Most experts define infertility as not being able to get pregnant after at least one year of trying. Women who are able to get pregnant but then have repeat miscarriages are also said to be infertile.
- A woman must release an egg from one of her ovaries (ovulation).
- The egg must go through a fallopian tube toward the uterus (womb).
- A man’s sperm must join with (fertilize) the egg along the way.
- The fertilized egg must attach to the inside of the uterus (implantation).
Infertility can result from problems that interfere with any of these steps.
No, infertility is not always a woman’s problem. In about one-third of cases, infertility is due to the woman (female factors). In another third of cases, infertility is due to the man (male factors). The remaining cases are caused by a mixture of male and female factors or by unknown factors.
Infertility in men is most often caused by:
- Problems making sperm — producing too few sperm or none at all
- Problems with the sperm’s ability to reach the egg and fertilize it — abnormal sperm shape or structure prevent it from moving correctly
Sometimes a man is born with the problems that affect his sperm. Other times problems start later in life due to illness or injury. For example, cystic fibrosis often causes infertility in men.
The number and quality of a man’s sperm can be affected by his overall health and lifestyle. Some things that may reduce sperm number and/or quality include:
Problems with ovulation account for most cases of infertility in women. Without ovulation, there are no eggs to be fertilized. Some signs that a woman is not ovulating normally include irregular or absent menstrual periods.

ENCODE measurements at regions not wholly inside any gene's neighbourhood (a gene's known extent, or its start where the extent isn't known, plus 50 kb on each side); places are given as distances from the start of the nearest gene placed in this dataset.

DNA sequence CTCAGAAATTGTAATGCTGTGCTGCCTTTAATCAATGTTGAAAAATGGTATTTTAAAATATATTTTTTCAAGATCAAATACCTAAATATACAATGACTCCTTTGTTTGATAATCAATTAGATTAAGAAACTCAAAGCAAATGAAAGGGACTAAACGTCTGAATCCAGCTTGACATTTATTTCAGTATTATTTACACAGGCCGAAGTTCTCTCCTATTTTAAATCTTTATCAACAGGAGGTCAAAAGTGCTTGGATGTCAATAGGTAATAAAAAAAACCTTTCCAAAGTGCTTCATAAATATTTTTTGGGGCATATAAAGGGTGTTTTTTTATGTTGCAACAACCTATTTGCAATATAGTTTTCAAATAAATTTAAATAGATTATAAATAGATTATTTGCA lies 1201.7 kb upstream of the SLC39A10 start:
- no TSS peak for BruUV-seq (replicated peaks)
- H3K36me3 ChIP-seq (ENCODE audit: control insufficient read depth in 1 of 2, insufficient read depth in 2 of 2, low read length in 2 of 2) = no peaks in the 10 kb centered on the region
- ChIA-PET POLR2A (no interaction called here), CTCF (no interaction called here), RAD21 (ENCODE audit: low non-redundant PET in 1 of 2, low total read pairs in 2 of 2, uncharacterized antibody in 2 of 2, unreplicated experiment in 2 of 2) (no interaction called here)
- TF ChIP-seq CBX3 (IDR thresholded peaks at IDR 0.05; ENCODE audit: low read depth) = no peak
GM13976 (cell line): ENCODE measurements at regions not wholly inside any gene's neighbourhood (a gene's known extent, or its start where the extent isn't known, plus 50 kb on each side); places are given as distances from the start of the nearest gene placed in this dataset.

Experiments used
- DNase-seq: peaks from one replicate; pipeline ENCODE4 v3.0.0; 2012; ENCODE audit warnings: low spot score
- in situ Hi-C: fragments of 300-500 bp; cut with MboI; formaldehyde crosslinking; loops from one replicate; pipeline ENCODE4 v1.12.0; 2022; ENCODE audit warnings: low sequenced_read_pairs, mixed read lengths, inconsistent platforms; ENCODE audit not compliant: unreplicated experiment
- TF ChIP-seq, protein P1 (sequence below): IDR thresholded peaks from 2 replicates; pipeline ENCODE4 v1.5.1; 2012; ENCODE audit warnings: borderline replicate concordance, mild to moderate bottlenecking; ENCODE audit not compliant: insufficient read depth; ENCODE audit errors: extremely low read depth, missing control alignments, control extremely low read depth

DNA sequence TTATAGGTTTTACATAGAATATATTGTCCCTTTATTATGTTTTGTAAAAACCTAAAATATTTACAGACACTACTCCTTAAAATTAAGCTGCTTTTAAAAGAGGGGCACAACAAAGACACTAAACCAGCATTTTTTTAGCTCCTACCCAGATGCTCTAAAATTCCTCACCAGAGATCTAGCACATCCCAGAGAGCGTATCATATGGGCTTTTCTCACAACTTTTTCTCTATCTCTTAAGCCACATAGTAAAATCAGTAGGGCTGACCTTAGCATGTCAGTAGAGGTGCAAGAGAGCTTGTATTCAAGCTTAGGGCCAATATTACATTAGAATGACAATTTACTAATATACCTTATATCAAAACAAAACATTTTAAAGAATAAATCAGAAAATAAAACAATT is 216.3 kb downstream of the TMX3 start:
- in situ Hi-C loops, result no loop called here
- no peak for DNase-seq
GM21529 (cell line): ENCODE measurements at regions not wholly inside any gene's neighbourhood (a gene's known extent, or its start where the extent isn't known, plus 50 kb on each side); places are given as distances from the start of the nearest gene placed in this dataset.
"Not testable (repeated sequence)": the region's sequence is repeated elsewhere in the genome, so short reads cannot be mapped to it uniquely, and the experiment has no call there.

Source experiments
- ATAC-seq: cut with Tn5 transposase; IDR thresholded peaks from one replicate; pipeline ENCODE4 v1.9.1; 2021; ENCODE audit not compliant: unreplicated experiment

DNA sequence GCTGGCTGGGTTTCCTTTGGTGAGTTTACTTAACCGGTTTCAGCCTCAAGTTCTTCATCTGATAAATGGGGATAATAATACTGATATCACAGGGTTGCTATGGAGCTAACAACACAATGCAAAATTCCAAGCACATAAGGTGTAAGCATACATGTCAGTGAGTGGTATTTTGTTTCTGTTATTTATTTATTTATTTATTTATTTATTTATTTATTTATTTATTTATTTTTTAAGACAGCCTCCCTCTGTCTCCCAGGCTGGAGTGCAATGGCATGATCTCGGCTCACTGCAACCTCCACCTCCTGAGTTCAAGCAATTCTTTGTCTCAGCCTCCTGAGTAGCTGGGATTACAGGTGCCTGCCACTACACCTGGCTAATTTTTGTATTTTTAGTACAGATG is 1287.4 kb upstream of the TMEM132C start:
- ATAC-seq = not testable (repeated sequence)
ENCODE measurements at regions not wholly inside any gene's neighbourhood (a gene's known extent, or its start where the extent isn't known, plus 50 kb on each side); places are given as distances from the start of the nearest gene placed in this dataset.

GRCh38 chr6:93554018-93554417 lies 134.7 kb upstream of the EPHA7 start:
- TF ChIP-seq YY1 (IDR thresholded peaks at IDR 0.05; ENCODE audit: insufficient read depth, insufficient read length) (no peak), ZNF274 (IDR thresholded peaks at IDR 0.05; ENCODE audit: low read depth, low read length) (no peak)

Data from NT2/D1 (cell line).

Less common causes of fertility problems in women include:
More and more women are waiting until their 30s and 40s to have children. Actually, about 20% of women in the United States now have their first child after age 35. So age is an increasingly common cause of fertility problems. About one-third of couples in which the woman is over 35 have fertility problems.
Aging decreases a woman’s chances of having a baby in the following ways:
- The ability of a woman’s ovaries to release eggs ready for fertilization declines with age.
- The health of a woman’s eggs declines with age.
- As a woman ages she is more likely to have health problems that can interfere with fertility.
- As a women ages, her risk of having a miscarriage increases.
Infertility can be treated with medicine, surgery, artificial insemination, or assisted reproductive technology. Many times these treatments are combined. About two-thirds of couples who are treated for infertility are able to have a baby. In most cases infertility is treated with drugs or surgery.
Doctors recommend specific treatments for infertility based on:
- Test results
- How long the couple has been trying to get pregnant
- The age of both the man and woman
- The overall health of the partners
- Preference of the partners
Doctors often treat infertility in men in the following ways:
- Sexual problems: If the man is impotent or has problems with premature ejaculation, doctors can help him address these issues. Behavioral therapy and/or medicines can be used in these cases.
- Too few sperm: If the man produces too few sperm, sometimes surgery can correct this problem. In other cases, doctors can surgically remove sperm from the male reproductive tract. Antibiotics can also be used to clear up infections affecting sperm count.
Various fertility medicines are often used to treat women with ovulation problems. It is important to talk with your doctor about the pros and cons of these medicines. You should understand the risks, benefits, and side effects.
The medications and procedures required for IVF are rarely associated with complications. Less than 1% of women who have egg retrieval with IVF may experience ovarian hyperstimulation syndrome (OHSS), which may occur after using ovarian stimulation medications. When conceiving with the help of IVF treatment, there is a risk of multiple gestation (conceiving twins, triplets etc.).